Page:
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Starting a Nonprofit Organization Checklist

Starting a nonprofit organization can be a rewarding way to give back to your community. Nonprofits, unlike for-profit businesses, focus on achieving a mission. Nonprofits can have a charitable, educational, or religious mission. They can also focus on scientific and literary causes.

This article is your go-to guide, offering a step-by-step guide for budding entrepreneurs eager to make a difference. By following this checklist, you can successfully launch and run a nonprofit.

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Why Create a Nonprofit Corporation?

Nonprofits address important issues and needs that are often overlooked. By starting a nonprofit, you're not just a business owner. You're an advocate for a cause, too. Unlike shareholders in a for-profit business, you're not in it for personal gain. Instead, you're driven by a mission to improve society. Plus, nonprofits can engage in fundraising, receive charitable donations, and even influence public policy through limited lobbying.

Why do people create nonprofits? Often it is because they have the drive to make a difference for a cause that is close to their hearts or has affected them personally in some way. Simply put, nonprofits handle the hard issues and make the world a better place.

Many nonprofits are organized as corporations. By incorporating, you can ensure that your personal assets and those of other members are protected from the debts and liabilities of the organization.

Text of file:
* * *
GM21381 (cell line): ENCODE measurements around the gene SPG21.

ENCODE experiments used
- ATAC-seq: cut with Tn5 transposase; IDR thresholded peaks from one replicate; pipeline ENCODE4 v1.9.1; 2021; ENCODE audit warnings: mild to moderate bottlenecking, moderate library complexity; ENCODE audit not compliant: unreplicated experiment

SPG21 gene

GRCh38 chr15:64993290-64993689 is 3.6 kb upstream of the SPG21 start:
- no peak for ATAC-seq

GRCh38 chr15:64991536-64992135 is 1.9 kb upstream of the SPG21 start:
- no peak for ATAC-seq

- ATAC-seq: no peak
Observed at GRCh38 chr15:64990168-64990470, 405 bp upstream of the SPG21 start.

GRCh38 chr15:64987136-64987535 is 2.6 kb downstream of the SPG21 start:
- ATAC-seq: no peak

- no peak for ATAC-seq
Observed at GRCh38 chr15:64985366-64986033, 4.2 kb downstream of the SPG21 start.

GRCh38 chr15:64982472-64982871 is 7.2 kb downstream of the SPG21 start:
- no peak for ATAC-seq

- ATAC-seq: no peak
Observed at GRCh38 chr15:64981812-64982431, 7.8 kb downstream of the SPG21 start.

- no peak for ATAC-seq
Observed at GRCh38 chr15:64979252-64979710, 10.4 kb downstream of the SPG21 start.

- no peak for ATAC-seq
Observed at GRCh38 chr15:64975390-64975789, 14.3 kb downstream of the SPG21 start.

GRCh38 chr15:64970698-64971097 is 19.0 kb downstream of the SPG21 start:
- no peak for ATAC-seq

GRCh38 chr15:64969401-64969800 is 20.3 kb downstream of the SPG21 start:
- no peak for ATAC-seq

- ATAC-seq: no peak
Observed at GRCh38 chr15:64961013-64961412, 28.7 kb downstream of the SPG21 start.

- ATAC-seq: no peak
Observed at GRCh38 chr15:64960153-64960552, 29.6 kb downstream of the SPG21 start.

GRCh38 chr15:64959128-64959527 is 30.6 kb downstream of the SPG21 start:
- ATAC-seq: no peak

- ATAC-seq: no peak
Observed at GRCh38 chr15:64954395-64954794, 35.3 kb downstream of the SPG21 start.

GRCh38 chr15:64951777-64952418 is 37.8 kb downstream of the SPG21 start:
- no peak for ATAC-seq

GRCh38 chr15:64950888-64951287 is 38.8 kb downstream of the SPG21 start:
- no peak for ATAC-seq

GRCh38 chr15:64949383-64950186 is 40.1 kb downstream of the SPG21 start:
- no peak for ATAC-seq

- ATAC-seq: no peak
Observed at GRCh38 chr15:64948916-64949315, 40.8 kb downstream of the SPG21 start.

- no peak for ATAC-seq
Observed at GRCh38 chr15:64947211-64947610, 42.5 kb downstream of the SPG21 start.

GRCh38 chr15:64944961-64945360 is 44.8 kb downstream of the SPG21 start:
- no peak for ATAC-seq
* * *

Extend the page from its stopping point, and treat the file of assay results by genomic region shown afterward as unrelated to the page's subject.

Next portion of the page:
Tax Benefits of a Nonprofit Corporation

One of the biggest perks of a nonprofit is its tax-exempt status. Because the mission of a nonprofit is to work toward the public good, the organization is usually eligible for federal and state tax benefits not available to for-profit organizations. Under the Internal Revenue Code, specifically section 501(c)(3), qualified charitable organizations don't pay federal income tax. This means more of your fundraising efforts go directly to your cause.

Additionally, people who make charitable contributions to your organization may receive a tax credit or write-off. These apply to people who donate money, goods, or services to the organization. This can help reduce their tax liability. However, be aware of rules around unrelated business income and ensure your activities align with tax law.

Applying for 501 (c) (3) Status

One of the basic steps to forming a nonprofit corporation is filing for the correct tax status. The application process to claim 501(c)(3) tax-exempt status begins with determining if the Internal Revenue Service (IRS) deems your organization eligible for this tax exemption.

This process involves submitting a detailed application, including information about your organization's purpose, governance, and financial structure. The application process is not finished until the IRS Form 1023 application for recognition of exemption is completed and submitted to the IRS.

Understand that this process can be complex and might require professional advice. Meeting these criteria sets you apart from for-profit entities and makes your organization eligible for certain tax benefits.